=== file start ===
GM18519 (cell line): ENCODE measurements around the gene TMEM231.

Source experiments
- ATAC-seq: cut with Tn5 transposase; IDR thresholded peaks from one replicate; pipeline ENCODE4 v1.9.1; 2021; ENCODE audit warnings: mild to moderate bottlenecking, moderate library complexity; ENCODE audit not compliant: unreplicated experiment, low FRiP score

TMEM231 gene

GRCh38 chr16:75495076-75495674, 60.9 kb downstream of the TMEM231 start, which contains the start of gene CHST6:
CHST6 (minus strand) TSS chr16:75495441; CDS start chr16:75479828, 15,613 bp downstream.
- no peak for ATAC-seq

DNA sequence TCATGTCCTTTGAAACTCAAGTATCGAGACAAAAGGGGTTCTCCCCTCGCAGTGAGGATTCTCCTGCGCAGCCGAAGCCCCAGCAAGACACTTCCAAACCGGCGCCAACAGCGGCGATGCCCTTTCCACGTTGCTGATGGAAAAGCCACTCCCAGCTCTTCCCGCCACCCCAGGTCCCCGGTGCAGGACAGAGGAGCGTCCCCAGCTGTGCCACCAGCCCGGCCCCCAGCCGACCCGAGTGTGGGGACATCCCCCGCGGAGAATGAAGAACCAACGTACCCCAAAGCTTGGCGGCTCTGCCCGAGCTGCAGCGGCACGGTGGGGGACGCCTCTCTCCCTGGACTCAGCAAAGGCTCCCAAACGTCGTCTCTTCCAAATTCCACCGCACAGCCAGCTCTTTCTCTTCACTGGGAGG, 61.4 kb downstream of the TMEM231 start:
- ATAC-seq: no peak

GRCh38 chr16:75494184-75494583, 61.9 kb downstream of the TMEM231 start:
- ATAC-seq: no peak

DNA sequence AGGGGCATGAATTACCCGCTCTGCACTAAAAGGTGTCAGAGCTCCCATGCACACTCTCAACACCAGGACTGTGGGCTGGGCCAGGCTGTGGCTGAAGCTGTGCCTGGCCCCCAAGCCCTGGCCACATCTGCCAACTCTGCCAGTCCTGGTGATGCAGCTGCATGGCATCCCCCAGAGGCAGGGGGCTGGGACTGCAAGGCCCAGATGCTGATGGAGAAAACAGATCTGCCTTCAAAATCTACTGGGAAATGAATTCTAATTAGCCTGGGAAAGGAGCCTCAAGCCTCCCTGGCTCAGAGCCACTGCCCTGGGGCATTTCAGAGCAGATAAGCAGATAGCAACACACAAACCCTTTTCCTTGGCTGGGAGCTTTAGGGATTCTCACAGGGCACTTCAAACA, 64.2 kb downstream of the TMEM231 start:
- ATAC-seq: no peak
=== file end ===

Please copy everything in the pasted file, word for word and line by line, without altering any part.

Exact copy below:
GM18519 (cell line): ENCODE measurements around the gene TMEM231.

Source experiments
- ATAC-seq: cut with Tn5 transposase; IDR thresholded peaks from one replicate; pipeline ENCODE4 v1.9.1; 2021; ENCODE audit warnings: mild to moderate bottlenecking, moderate library complexity; ENCODE audit not compliant: unreplicated experiment, low FRiP score

TMEM231 gene

GRCh38 chr16:75495076-75495674, 60.9 kb downstream of the TMEM231 start, which contains the start of gene CHST6:
CHST6 (minus strand) TSS chr16:75495441; CDS start chr16:75479828, 15,613 bp downstream.
- no peak for ATAC-seq

DNA sequence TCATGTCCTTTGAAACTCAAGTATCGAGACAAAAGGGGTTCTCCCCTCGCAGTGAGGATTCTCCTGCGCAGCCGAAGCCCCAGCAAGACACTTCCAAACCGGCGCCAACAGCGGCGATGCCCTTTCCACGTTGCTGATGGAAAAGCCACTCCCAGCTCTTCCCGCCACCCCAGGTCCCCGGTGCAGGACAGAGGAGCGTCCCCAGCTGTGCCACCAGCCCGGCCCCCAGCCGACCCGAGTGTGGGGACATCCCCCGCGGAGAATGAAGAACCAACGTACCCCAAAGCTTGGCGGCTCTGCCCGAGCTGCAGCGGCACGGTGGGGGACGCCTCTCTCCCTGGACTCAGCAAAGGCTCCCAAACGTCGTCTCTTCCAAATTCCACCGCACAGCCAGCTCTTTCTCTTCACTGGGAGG, 61.4 kb downstream of the TMEM231 start:
- ATAC-seq: no peak

GRCh38 chr16:75494184-75494583, 61.9 kb downstream of the TMEM231 start:
- ATAC-seq: no peak

DNA sequence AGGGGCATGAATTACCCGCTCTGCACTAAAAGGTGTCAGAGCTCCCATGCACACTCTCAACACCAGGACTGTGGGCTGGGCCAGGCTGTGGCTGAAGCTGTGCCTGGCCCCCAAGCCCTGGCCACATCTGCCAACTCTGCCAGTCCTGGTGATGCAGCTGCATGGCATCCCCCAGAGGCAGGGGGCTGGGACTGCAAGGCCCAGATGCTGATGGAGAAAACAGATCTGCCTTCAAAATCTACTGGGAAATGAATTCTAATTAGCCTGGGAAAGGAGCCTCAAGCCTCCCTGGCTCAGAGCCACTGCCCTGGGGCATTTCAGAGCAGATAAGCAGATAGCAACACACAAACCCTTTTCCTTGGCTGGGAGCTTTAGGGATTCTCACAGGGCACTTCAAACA, 64.2 kb downstream of the TMEM231 start:
- ATAC-seq: no peak